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Growing Marijuana Use

July 20, 2022

August 2022

As the U.S. market for cannabis grows, patients are embracing the trend and hematologists have an increased need to learn about the risks and benefits of this class of products.

Jill Sederstrom

Jill Sederstrom is a journalist based in Kansas City.

The legal landscape surrounding the use of cannabis products, both medically and recreationally, continues to evolve. Although marijuana remains a Schedule I substance under the Controlled Substances Act, the number of states that have passed laws allowing cannabis use has consistently grown, and scientific research into the benefits of cannabis and its molecular components is expanding.

Researchers believe cannabis and the individual group of substances found within the cannabis plant known as cannabinoids both have potential to reduce pain, improve quality of life, provide palliative care benefits, and increase appetite. This makes cannabis products attractive in the hematology space, as so many patients suffer from chronic pain, therapy-related nausea, and loss of appetite.

Despite the potential benefits to patients, there remain several challenges with the use and clinical testing of cannabis and cannabinoids. For example, each state has its own rules for dispensing, so state laws affect the marijuana formulations that physicians and providers are able to offer. This makes it difficult to compare research trials conducted in one state to another or to develop uniform guidelines or conclusions.

As Kalpna Gupta, PhD, a professor of the division of hematology/oncology in the Department of Medicine at UCI Health in California, explained, cannabis is not “one size fits all.”

“It’s not one drug or one component,” she said. “It’s several hundred.”

As the legal landscape changes and cannabis becomes more widely available, more patients are turning to marijuana than ever before. ASH Clinical News spoke with Dr. Gupta and other experts about the number of patients who use it, the benefits and risks associated with cannabis products, and how to talk to patients about marijuana use.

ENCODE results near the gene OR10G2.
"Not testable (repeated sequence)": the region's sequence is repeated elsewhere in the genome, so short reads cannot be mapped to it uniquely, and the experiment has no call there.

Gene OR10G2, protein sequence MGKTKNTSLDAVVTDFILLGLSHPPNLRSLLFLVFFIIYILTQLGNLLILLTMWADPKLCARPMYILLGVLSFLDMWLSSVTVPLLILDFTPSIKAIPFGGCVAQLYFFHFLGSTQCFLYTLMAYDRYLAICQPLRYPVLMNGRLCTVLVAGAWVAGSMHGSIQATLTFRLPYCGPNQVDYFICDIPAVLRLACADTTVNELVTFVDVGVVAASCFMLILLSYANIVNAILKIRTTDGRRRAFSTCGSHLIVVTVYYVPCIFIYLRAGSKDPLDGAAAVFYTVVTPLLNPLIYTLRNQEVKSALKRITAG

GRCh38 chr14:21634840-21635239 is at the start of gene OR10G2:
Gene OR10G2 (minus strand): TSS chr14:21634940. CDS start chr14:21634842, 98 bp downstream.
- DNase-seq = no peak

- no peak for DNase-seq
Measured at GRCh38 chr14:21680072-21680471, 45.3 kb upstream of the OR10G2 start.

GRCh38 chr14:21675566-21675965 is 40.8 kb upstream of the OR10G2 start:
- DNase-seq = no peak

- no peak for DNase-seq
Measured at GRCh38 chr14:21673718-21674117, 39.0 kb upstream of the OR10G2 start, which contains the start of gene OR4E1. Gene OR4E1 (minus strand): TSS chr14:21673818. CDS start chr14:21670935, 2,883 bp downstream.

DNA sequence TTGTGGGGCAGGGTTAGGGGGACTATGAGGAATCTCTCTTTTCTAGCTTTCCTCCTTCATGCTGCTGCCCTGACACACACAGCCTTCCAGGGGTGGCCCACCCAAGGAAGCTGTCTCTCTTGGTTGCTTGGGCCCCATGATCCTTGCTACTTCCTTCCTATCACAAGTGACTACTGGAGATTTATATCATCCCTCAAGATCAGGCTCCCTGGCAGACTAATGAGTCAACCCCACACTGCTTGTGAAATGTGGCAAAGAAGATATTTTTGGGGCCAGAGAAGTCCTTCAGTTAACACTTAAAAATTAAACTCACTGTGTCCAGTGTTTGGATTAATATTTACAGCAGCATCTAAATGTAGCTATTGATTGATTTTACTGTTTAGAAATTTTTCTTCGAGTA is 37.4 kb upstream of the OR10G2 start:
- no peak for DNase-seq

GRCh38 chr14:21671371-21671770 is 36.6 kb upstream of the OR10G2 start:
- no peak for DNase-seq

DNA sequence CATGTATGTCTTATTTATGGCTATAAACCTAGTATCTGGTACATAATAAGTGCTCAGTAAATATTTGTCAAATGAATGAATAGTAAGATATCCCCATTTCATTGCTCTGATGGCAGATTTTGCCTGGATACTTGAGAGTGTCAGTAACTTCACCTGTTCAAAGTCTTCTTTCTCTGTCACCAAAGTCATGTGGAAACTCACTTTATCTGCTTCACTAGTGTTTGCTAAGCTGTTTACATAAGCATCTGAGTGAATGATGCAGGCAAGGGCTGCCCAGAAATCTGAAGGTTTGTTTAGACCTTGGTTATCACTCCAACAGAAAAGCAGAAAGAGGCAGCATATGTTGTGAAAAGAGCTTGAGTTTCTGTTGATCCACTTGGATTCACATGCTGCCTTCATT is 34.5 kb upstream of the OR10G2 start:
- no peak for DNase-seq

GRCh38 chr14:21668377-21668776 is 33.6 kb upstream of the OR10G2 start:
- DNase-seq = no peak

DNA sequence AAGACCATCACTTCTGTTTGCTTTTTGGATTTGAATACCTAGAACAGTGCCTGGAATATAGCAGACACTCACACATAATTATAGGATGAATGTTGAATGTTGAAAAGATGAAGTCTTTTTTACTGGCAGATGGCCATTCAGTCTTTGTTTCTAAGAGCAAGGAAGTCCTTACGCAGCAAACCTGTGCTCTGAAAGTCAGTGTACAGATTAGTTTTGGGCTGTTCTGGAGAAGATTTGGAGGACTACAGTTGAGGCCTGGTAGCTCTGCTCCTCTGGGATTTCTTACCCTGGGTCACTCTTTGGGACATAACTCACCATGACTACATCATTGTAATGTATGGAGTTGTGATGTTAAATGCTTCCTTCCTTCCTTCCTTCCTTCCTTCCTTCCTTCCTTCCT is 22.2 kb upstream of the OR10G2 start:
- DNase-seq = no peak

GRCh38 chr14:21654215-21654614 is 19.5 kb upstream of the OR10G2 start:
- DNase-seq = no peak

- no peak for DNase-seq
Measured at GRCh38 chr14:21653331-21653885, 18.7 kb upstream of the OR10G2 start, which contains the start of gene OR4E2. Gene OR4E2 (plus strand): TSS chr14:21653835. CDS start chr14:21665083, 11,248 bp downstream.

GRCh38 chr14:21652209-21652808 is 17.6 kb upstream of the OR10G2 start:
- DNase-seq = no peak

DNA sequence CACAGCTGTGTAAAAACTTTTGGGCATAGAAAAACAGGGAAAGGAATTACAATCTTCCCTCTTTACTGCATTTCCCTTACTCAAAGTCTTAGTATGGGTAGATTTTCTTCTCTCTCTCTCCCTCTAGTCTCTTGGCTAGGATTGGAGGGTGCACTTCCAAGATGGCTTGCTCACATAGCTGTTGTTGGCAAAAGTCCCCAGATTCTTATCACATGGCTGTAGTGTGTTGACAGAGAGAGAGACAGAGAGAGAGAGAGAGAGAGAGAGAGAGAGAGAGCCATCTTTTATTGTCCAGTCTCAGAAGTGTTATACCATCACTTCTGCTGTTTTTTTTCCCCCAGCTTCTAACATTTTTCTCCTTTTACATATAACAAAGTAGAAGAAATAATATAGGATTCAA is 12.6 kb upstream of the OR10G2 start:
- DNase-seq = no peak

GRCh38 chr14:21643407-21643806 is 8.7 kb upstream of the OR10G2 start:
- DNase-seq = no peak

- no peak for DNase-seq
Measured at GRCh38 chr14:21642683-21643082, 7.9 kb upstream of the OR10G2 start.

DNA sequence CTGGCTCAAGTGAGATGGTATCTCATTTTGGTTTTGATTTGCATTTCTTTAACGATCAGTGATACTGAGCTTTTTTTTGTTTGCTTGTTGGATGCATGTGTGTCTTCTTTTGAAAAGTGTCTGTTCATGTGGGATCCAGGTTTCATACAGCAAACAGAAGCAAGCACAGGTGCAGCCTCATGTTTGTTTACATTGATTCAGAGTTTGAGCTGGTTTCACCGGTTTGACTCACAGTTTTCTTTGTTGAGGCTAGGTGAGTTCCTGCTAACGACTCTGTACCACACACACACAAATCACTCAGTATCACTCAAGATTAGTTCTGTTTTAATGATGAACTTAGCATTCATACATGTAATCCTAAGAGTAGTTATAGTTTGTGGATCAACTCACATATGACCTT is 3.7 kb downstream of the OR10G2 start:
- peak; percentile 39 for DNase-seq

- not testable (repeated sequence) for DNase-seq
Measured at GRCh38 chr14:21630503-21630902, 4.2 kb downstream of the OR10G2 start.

Gone to Pot

ASH Clinical News took a comprehensive look at cannabis in a 2017 feature article, “High Hopes.”1 At the time, 28 states and the District of Columbia had legalized either medical or recreational marijuana. In the five years that have passed, that number has only grown.

As of February 2022, 37 states, four U.S. territories, and the District of Columbia allow medical use of cannabis products, according to the National Conference of State Legislatures.2 As of the end of May, 19 of those states, along with two territories and the District of Columbia, had enacted measures to regulate the recreational use of cannabis as well.

While marijuana remains illegal at the federal level, in 2020, the National Survey on Drug Use and Health found that 17.9% of people ages 12 or older (about 49.6 million people) reported having used cannabis within the preceding 12 months.3 It’s a growing trend that hematologists are also seeing in clinical practice.

“A lot of patients are certainly using,” said Susanna Curtis, MD, an oncologist at Montefiore Medical Center in New York.

Dr. Curtis was one of the authors on a 2018 study,4 which found that 42% of adult patients with sickle cell disease (SCD) who were surveyed reported marijuana use within the previous two years, primarily for medicinal purposes. Similarly, a 2020 survey at Beaumont Hospital in Michigan found that 24.5% of oncology patients surveyed used medical cannabis to treat their symptoms: 81% of patients reported improvements in pain, 77.3% reported improved appetite, 73% reported decreased anxiety, and 54% reported better tolerance to their treatment.5

Defining Medical Cannabis

One of the challenges with the current landscape is that there is no uniform formulation for cannabis products, so comparing medical cannabis is not always an apples-to-apples scenario. The term “cannabis” is used to refer to products derived from the plant Cannabis sativa, according to the National Center for Complementary and Integrative Health.6 It’s believed the cannabis plant is made up of about 540 chemical substances.

One group of substances found within the cannabis plant is known as cannabinoids. The two primary cannabinoids are tetrahydrocannabinol (THC) and cannabidiol (CBD), but more than 100 other cannabinoids have been identified to date. While some formulations may be high in THC, others may have lower amounts of THC and higher quantities of CBD.

“There are so many formulations,” Dr. Gupta said. “Every state has its own approval, and you cannot transfer any medical cannabis from one state to the other, even if you are fully compliant and have NIH [National Institutes of Health] approval; the DEA [U.S. Drug Enforcement Agency] will not allow that.”

Each state also has its own dispensaries that offer their own formulations and products.